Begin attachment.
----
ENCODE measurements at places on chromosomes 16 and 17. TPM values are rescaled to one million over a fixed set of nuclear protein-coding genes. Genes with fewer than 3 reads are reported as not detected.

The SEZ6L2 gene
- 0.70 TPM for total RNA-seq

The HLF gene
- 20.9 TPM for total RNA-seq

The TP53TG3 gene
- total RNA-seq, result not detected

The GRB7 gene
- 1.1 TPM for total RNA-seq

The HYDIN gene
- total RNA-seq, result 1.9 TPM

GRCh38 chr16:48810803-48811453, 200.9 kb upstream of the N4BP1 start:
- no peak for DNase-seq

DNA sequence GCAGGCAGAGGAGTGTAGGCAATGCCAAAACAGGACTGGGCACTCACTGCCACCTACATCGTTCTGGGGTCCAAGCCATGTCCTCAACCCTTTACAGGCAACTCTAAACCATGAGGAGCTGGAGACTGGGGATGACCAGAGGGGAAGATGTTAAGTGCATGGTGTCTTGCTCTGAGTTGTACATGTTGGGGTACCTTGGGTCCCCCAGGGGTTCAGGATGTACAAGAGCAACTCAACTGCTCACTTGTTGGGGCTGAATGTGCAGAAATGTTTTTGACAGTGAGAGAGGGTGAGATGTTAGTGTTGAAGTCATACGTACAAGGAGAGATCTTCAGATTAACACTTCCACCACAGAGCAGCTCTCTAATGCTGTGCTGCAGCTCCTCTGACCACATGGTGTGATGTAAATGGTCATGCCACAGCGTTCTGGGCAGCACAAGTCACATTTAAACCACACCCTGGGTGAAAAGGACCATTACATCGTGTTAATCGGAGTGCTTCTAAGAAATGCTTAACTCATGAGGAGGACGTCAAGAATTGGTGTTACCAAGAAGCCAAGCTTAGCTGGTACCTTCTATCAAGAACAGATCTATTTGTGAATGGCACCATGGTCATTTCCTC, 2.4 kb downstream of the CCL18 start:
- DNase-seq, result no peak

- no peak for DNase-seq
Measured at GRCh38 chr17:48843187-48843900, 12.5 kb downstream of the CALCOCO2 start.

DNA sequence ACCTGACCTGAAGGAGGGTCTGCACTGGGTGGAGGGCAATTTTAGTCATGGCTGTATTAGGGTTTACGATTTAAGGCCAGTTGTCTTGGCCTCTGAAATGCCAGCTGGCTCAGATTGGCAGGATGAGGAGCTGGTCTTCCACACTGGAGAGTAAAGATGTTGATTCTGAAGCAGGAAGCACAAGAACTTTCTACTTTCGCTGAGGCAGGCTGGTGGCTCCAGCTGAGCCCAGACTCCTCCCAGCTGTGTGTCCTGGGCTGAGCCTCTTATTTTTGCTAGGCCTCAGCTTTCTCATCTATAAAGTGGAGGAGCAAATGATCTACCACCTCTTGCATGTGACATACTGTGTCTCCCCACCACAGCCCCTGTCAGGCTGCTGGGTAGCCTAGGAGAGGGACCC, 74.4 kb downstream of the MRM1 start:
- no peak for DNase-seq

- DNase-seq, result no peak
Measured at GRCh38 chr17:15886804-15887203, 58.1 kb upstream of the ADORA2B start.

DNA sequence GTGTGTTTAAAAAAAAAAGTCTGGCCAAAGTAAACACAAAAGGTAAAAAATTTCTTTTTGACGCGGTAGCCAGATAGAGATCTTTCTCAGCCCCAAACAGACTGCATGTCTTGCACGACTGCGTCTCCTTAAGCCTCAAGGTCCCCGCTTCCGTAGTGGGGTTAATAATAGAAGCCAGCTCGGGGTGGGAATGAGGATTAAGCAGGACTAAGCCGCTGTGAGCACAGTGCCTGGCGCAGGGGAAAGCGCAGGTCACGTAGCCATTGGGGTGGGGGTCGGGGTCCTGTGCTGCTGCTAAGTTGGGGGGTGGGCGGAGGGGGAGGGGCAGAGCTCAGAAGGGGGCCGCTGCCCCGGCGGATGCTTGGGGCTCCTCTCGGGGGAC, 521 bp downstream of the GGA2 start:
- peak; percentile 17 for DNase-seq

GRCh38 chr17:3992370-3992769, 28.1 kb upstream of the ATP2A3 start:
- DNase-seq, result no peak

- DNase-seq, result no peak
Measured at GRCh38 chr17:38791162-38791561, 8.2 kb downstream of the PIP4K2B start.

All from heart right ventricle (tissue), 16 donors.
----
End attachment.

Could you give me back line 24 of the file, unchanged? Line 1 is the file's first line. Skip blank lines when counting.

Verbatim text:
GRCh38 chr17:3992370-3992769, 28.1 kb upstream of the ATP2A3 start: